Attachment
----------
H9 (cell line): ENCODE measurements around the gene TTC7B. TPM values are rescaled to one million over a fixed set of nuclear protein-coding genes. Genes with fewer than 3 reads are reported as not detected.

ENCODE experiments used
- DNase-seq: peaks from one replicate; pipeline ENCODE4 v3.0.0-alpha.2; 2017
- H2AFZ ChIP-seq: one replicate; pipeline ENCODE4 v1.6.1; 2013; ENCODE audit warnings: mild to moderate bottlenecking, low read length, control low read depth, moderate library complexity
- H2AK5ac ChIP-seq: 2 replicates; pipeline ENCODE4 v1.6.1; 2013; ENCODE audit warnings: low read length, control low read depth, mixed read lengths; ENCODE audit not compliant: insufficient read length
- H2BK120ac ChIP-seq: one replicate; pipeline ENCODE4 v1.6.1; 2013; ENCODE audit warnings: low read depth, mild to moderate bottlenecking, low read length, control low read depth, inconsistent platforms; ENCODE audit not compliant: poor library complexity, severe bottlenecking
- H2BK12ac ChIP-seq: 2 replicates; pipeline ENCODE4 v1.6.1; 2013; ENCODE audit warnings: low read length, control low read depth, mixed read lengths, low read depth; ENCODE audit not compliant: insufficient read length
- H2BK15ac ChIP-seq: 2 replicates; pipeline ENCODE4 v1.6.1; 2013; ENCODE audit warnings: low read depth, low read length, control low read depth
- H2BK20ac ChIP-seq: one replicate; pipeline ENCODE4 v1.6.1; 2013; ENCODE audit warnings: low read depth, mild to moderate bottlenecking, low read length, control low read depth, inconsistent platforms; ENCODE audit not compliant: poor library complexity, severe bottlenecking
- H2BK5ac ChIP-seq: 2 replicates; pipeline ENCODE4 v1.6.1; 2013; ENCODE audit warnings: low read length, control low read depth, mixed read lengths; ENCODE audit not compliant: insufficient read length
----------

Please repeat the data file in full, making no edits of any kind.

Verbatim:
H9 (cell line): ENCODE measurements around the gene TTC7B. TPM values are rescaled to one million over a fixed set of nuclear protein-coding genes. Genes with fewer than 3 reads are reported as not detected.

ENCODE experiments used
- DNase-seq: peaks from one replicate; pipeline ENCODE4 v3.0.0-alpha.2; 2017
- H2AFZ ChIP-seq: one replicate; pipeline ENCODE4 v1.6.1; 2013; ENCODE audit warnings: mild to moderate bottlenecking, low read length, control low read depth, moderate library complexity
- H2AK5ac ChIP-seq: 2 replicates; pipeline ENCODE4 v1.6.1; 2013; ENCODE audit warnings: low read length, control low read depth, mixed read lengths; ENCODE audit not compliant: insufficient read length
- H2BK120ac ChIP-seq: one replicate; pipeline ENCODE4 v1.6.1; 2013; ENCODE audit warnings: low read depth, mild to moderate bottlenecking, low read length, control low read depth, inconsistent platforms; ENCODE audit not compliant: poor library complexity, severe bottlenecking
- H2BK12ac ChIP-seq: 2 replicates; pipeline ENCODE4 v1.6.1; 2013; ENCODE audit warnings: low read length, control low read depth, mixed read lengths, low read depth; ENCODE audit not compliant: insufficient read length
- H2BK15ac ChIP-seq: 2 replicates; pipeline ENCODE4 v1.6.1; 2013; ENCODE audit warnings: low read depth, low read length, control low read depth
- H2BK20ac ChIP-seq: one replicate; pipeline ENCODE4 v1.6.1; 2013; ENCODE audit warnings: low read depth, mild to moderate bottlenecking, low read length, control low read depth, inconsistent platforms; ENCODE audit not compliant: poor library complexity, severe bottlenecking
- H2BK5ac ChIP-seq: 2 replicates; pipeline ENCODE4 v1.6.1; 2013; ENCODE audit warnings: low read length, control low read depth, mixed read lengths; ENCODE audit not compliant: insufficient read length